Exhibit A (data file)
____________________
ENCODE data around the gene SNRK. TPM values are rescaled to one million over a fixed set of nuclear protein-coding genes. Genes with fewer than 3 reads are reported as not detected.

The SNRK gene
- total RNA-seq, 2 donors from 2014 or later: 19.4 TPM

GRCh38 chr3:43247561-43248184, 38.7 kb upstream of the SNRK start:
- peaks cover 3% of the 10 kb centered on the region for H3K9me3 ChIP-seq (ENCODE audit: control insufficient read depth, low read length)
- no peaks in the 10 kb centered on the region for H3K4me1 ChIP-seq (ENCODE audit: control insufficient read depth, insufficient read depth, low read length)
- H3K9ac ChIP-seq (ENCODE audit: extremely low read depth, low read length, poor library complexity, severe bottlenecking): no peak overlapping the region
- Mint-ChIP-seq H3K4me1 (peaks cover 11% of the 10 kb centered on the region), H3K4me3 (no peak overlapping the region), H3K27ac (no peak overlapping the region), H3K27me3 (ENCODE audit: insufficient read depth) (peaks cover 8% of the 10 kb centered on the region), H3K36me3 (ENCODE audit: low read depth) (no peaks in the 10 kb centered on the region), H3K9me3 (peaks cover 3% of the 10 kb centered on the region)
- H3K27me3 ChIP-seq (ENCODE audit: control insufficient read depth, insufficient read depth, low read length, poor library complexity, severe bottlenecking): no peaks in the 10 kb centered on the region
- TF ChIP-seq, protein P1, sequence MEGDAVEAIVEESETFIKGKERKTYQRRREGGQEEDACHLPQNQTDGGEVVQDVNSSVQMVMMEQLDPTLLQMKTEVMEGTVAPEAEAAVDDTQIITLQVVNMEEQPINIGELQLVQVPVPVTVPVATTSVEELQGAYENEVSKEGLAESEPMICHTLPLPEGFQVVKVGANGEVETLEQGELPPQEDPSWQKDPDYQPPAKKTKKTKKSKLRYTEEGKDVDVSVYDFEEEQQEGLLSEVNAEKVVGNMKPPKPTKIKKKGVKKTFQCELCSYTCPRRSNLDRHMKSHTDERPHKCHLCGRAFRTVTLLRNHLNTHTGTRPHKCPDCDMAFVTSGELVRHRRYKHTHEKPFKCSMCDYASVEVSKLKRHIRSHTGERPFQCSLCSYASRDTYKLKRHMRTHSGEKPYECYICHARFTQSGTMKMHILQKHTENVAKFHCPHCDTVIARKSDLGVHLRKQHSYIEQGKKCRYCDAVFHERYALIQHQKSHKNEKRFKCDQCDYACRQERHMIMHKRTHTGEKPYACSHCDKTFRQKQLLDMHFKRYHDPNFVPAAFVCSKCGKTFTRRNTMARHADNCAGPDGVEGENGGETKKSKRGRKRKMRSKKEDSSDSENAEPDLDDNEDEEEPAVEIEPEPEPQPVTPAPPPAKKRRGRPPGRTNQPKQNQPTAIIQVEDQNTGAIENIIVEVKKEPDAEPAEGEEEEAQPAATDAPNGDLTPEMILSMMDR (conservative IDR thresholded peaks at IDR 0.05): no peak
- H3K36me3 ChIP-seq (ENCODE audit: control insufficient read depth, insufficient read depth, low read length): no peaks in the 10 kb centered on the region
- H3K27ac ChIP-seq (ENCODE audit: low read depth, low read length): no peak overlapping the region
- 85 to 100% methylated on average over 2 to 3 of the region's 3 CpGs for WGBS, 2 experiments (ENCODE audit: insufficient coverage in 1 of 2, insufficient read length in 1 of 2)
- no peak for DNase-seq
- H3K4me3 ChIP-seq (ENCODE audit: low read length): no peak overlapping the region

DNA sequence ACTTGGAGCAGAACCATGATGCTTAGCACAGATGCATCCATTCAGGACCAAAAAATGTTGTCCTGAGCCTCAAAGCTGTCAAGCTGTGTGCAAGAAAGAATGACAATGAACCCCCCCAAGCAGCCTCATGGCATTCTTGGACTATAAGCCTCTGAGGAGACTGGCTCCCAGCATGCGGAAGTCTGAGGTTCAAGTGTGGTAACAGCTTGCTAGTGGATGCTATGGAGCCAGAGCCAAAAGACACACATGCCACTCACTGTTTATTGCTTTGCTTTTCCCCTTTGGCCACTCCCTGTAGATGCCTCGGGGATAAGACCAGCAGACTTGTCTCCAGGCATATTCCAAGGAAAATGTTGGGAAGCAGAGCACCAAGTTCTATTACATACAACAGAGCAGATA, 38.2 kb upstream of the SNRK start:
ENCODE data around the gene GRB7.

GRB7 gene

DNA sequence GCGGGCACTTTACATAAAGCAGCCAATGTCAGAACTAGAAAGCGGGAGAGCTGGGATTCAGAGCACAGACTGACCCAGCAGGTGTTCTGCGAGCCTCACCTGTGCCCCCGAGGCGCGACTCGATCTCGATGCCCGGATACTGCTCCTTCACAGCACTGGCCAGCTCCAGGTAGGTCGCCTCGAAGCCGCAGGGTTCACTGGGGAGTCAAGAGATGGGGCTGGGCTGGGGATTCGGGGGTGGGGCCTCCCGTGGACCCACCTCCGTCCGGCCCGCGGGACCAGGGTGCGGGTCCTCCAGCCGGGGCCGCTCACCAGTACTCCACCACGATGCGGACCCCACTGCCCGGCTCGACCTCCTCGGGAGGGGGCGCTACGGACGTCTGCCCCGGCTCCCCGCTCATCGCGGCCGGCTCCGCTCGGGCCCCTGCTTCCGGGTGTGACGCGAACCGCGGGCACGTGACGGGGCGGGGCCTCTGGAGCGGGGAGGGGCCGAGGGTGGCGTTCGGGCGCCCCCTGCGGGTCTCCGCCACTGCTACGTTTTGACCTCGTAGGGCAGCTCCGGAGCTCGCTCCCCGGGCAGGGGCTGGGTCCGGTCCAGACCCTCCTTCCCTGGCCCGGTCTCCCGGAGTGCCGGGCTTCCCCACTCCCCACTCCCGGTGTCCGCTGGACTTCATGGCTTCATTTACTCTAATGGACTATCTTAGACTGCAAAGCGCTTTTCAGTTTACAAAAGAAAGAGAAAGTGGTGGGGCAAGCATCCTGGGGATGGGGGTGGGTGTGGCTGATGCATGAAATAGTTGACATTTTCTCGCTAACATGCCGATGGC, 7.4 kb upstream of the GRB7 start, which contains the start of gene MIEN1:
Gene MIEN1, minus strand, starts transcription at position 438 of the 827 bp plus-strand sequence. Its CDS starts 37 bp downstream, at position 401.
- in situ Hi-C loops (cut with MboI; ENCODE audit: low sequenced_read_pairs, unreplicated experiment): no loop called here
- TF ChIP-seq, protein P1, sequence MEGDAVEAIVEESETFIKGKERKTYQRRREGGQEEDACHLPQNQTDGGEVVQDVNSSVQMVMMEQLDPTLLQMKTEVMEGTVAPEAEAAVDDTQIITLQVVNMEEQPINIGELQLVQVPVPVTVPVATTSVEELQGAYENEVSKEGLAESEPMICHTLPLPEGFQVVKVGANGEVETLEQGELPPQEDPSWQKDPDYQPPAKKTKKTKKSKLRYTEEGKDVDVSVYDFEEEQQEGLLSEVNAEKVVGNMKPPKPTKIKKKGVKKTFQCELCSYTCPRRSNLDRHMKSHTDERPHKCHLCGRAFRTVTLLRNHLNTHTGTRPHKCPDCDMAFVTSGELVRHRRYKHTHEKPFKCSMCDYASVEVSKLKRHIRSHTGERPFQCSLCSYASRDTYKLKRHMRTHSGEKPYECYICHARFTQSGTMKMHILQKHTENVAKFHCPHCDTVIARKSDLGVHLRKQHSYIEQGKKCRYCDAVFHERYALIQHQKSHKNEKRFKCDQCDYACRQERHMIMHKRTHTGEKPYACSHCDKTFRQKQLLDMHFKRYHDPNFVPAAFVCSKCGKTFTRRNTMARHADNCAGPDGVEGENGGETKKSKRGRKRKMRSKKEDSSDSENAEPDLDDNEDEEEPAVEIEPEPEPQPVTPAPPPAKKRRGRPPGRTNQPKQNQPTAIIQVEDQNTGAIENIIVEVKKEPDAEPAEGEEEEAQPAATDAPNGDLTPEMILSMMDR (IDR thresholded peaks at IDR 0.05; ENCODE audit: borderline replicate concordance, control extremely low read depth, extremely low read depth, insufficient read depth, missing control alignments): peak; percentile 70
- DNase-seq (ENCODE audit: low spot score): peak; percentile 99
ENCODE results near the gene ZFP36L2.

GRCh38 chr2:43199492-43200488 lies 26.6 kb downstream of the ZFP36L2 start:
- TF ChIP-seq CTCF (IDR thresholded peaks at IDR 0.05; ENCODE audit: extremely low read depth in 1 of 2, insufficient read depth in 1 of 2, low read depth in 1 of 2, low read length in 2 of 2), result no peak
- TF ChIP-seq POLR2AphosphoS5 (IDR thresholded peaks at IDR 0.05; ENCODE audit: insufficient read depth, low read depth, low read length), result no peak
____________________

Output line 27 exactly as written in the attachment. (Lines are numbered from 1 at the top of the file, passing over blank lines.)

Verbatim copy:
- TF ChIP-seq POLR2AphosphoS5 (IDR thresholded peaks at IDR 0.05; ENCODE audit: insufficient read depth, low read depth, low read length), result no peak